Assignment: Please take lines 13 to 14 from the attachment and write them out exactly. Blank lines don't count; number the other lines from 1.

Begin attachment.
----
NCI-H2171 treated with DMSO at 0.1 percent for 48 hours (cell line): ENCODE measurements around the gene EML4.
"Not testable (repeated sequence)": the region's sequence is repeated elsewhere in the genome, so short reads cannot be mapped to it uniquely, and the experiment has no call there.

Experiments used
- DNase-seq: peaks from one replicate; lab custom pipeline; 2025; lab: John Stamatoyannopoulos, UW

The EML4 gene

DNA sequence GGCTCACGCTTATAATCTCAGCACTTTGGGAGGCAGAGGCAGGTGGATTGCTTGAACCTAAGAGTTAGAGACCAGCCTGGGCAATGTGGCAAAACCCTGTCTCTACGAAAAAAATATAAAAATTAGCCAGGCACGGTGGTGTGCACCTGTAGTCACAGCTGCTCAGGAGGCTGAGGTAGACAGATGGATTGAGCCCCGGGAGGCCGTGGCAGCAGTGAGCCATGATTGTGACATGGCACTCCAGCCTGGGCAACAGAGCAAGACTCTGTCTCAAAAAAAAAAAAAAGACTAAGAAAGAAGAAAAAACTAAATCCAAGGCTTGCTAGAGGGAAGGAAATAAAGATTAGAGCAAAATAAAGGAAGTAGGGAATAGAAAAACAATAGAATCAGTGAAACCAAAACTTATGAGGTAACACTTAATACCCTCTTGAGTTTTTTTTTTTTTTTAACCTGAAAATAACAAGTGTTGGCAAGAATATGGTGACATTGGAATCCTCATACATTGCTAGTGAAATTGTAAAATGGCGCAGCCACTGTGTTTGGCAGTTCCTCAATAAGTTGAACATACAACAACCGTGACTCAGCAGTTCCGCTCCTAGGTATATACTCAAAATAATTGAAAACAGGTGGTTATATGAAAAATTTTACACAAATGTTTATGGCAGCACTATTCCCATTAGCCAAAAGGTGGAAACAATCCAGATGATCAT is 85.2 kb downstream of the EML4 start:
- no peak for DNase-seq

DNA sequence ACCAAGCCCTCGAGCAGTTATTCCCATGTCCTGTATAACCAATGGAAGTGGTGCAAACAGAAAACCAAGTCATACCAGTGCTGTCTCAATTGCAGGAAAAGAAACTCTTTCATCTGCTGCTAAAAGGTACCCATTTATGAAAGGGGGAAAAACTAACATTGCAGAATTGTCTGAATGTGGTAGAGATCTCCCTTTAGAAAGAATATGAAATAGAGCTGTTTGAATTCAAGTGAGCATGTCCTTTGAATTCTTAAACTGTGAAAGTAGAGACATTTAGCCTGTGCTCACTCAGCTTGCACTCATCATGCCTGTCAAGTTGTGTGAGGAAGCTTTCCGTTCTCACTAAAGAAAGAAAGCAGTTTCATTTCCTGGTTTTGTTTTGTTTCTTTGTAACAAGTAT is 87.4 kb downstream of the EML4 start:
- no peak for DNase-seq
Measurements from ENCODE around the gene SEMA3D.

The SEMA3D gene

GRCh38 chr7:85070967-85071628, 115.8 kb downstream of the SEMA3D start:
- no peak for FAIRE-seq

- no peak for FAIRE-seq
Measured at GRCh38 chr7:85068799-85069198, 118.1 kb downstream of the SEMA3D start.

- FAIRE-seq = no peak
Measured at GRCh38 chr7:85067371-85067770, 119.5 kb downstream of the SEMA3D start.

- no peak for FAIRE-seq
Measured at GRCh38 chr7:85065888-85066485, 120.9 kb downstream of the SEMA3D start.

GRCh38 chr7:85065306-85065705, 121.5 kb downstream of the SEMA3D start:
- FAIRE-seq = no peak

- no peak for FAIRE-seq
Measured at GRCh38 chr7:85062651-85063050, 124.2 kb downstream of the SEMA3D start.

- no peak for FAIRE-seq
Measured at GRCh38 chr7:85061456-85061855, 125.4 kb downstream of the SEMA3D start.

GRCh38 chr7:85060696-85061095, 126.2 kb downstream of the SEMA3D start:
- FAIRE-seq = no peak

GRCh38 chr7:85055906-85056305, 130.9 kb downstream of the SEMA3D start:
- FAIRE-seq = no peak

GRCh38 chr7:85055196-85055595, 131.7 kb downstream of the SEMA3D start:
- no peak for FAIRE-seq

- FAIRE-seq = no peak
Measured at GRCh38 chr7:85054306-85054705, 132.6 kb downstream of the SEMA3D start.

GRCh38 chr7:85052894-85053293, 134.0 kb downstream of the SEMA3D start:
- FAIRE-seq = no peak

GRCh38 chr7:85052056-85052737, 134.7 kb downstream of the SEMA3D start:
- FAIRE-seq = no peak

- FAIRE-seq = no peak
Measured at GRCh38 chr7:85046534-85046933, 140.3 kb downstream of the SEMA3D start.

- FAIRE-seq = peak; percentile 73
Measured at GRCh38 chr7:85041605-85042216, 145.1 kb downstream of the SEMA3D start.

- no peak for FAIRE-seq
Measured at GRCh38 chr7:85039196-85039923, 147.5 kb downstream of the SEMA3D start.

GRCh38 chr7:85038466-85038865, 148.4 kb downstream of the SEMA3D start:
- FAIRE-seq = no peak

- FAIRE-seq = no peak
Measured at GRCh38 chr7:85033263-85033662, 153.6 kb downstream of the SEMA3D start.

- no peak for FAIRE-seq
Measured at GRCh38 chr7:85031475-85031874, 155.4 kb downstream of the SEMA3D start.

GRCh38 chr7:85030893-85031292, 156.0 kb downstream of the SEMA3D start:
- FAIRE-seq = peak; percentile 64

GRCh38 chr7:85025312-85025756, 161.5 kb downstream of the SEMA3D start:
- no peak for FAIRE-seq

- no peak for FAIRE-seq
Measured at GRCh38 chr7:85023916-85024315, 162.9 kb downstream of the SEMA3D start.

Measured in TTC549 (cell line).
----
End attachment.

- no peak for FAIRE-seq

- no peak for FAIRE-seq